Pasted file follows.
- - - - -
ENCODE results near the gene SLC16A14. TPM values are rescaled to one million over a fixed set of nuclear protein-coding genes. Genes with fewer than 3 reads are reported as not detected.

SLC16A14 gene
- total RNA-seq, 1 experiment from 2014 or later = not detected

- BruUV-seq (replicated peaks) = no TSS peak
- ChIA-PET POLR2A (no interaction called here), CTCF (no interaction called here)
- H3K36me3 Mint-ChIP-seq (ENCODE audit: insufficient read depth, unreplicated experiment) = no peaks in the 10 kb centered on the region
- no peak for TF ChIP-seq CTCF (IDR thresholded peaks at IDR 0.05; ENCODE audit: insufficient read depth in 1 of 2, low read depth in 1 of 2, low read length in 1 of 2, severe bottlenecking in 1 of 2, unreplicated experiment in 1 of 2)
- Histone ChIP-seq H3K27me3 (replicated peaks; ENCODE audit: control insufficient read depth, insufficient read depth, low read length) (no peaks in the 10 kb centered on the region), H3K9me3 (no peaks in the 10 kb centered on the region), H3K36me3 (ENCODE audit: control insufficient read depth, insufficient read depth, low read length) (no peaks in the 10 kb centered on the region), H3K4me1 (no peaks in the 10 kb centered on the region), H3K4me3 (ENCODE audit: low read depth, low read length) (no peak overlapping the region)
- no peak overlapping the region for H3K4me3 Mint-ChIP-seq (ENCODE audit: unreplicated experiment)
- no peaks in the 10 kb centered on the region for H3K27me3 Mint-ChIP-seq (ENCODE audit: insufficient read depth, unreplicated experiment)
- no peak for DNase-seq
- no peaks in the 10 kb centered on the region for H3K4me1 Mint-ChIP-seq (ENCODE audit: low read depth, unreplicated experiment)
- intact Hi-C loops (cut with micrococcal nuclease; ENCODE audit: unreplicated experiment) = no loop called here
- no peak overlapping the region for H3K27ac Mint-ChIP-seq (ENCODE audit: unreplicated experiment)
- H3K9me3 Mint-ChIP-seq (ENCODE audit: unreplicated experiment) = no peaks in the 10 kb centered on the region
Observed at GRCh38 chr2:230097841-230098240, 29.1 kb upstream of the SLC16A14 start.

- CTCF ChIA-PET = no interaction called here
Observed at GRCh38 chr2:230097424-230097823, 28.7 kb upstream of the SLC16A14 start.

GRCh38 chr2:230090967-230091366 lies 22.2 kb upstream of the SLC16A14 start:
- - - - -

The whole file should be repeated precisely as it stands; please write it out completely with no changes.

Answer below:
ENCODE results near the gene SLC16A14. TPM values are rescaled to one million over a fixed set of nuclear protein-coding genes. Genes with fewer than 3 reads are reported as not detected.

SLC16A14 gene
- total RNA-seq, 1 experiment from 2014 or later = not detected

- BruUV-seq (replicated peaks) = no TSS peak
- ChIA-PET POLR2A (no interaction called here), CTCF (no interaction called here)
- H3K36me3 Mint-ChIP-seq (ENCODE audit: insufficient read depth, unreplicated experiment) = no peaks in the 10 kb centered on the region
- no peak for TF ChIP-seq CTCF (IDR thresholded peaks at IDR 0.05; ENCODE audit: insufficient read depth in 1 of 2, low read depth in 1 of 2, low read length in 1 of 2, severe bottlenecking in 1 of 2, unreplicated experiment in 1 of 2)
- Histone ChIP-seq H3K27me3 (replicated peaks; ENCODE audit: control insufficient read depth, insufficient read depth, low read length) (no peaks in the 10 kb centered on the region), H3K9me3 (no peaks in the 10 kb centered on the region), H3K36me3 (ENCODE audit: control insufficient read depth, insufficient read depth, low read length) (no peaks in the 10 kb centered on the region), H3K4me1 (no peaks in the 10 kb centered on the region), H3K4me3 (ENCODE audit: low read depth, low read length) (no peak overlapping the region)
- no peak overlapping the region for H3K4me3 Mint-ChIP-seq (ENCODE audit: unreplicated experiment)
- no peaks in the 10 kb centered on the region for H3K27me3 Mint-ChIP-seq (ENCODE audit: insufficient read depth, unreplicated experiment)
- no peak for DNase-seq
- no peaks in the 10 kb centered on the region for H3K4me1 Mint-ChIP-seq (ENCODE audit: low read depth, unreplicated experiment)
- intact Hi-C loops (cut with micrococcal nuclease; ENCODE audit: unreplicated experiment) = no loop called here
- no peak overlapping the region for H3K27ac Mint-ChIP-seq (ENCODE audit: unreplicated experiment)
- H3K9me3 Mint-ChIP-seq (ENCODE audit: unreplicated experiment) = no peaks in the 10 kb centered on the region
Observed at GRCh38 chr2:230097841-230098240, 29.1 kb upstream of the SLC16A14 start.

- CTCF ChIA-PET = no interaction called here
Observed at GRCh38 chr2:230097424-230097823, 28.7 kb upstream of the SLC16A14 start.

GRCh38 chr2:230090967-230091366 lies 22.2 kb upstream of the SLC16A14 start: